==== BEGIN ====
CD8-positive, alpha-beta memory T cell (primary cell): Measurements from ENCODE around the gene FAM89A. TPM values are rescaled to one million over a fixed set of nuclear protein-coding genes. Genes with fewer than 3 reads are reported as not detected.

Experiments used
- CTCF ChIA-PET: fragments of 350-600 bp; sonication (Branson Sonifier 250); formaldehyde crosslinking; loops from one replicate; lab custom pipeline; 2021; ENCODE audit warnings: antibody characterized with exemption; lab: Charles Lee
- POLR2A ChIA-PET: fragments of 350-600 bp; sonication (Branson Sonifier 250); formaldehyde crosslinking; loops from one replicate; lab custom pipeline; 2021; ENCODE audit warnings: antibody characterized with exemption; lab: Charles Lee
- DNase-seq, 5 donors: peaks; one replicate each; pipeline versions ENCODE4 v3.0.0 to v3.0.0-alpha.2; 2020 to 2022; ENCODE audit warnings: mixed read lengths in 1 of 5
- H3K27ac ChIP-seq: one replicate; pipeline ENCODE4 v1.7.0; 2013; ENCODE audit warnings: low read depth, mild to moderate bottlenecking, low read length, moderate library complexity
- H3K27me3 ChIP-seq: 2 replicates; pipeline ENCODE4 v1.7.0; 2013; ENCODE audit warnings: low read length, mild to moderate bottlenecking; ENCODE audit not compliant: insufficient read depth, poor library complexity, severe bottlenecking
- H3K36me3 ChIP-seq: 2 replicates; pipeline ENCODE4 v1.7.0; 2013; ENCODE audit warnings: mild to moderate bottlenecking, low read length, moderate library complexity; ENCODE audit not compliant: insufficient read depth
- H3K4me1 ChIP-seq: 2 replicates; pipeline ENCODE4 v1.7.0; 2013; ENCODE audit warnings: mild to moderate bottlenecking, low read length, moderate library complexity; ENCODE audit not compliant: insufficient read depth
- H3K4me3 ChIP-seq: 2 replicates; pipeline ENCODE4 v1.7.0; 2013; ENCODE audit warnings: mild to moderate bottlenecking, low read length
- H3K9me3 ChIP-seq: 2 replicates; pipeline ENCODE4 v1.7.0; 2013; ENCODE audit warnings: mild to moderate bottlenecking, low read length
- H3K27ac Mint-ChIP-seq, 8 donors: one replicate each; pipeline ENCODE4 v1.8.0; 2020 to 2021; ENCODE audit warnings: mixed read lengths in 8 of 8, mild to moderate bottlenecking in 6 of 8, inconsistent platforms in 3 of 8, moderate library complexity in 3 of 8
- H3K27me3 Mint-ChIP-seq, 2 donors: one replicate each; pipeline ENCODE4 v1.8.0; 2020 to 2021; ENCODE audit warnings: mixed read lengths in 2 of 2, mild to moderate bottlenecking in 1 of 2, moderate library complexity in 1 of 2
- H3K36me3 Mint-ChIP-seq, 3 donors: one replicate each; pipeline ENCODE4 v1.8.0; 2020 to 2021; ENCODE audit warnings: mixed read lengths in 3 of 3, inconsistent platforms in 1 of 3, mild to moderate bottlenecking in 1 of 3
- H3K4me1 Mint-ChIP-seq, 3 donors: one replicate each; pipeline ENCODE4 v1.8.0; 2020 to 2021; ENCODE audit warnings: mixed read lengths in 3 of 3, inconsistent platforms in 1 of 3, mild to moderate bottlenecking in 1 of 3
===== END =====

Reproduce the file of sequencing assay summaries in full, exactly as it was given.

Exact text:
CD8-positive, alpha-beta memory T cell (primary cell): Measurements from ENCODE around the gene FAM89A. TPM values are rescaled to one million over a fixed set of nuclear protein-coding genes. Genes with fewer than 3 reads are reported as not detected.

Experiments used
- CTCF ChIA-PET: fragments of 350-600 bp; sonication (Branson Sonifier 250); formaldehyde crosslinking; loops from one replicate; lab custom pipeline; 2021; ENCODE audit warnings: antibody characterized with exemption; lab: Charles Lee
- POLR2A ChIA-PET: fragments of 350-600 bp; sonication (Branson Sonifier 250); formaldehyde crosslinking; loops from one replicate; lab custom pipeline; 2021; ENCODE audit warnings: antibody characterized with exemption; lab: Charles Lee
- DNase-seq, 5 donors: peaks; one replicate each; pipeline versions ENCODE4 v3.0.0 to v3.0.0-alpha.2; 2020 to 2022; ENCODE audit warnings: mixed read lengths in 1 of 5
- H3K27ac ChIP-seq: one replicate; pipeline ENCODE4 v1.7.0; 2013; ENCODE audit warnings: low read depth, mild to moderate bottlenecking, low read length, moderate library complexity
- H3K27me3 ChIP-seq: 2 replicates; pipeline ENCODE4 v1.7.0; 2013; ENCODE audit warnings: low read length, mild to moderate bottlenecking; ENCODE audit not compliant: insufficient read depth, poor library complexity, severe bottlenecking
- H3K36me3 ChIP-seq: 2 replicates; pipeline ENCODE4 v1.7.0; 2013; ENCODE audit warnings: mild to moderate bottlenecking, low read length, moderate library complexity; ENCODE audit not compliant: insufficient read depth
- H3K4me1 ChIP-seq: 2 replicates; pipeline ENCODE4 v1.7.0; 2013; ENCODE audit warnings: mild to moderate bottlenecking, low read length, moderate library complexity; ENCODE audit not compliant: insufficient read depth
- H3K4me3 ChIP-seq: 2 replicates; pipeline ENCODE4 v1.7.0; 2013; ENCODE audit warnings: mild to moderate bottlenecking, low read length
- H3K9me3 ChIP-seq: 2 replicates; pipeline ENCODE4 v1.7.0; 2013; ENCODE audit warnings: mild to moderate bottlenecking, low read length
- H3K27ac Mint-ChIP-seq, 8 donors: one replicate each; pipeline ENCODE4 v1.8.0; 2020 to 2021; ENCODE audit warnings: mixed read lengths in 8 of 8, mild to moderate bottlenecking in 6 of 8, inconsistent platforms in 3 of 8, moderate library complexity in 3 of 8
- H3K27me3 Mint-ChIP-seq, 2 donors: one replicate each; pipeline ENCODE4 v1.8.0; 2020 to 2021; ENCODE audit warnings: mixed read lengths in 2 of 2, mild to moderate bottlenecking in 1 of 2, moderate library complexity in 1 of 2
- H3K36me3 Mint-ChIP-seq, 3 donors: one replicate each; pipeline ENCODE4 v1.8.0; 2020 to 2021; ENCODE audit warnings: mixed read lengths in 3 of 3, inconsistent platforms in 1 of 3, mild to moderate bottlenecking in 1 of 3
- H3K4me1 Mint-ChIP-seq, 3 donors: one replicate each; pipeline ENCODE4 v1.8.0; 2020 to 2021; ENCODE audit warnings: mixed read lengths in 3 of 3, inconsistent platforms in 1 of 3, mild to moderate bottlenecking in 1 of 3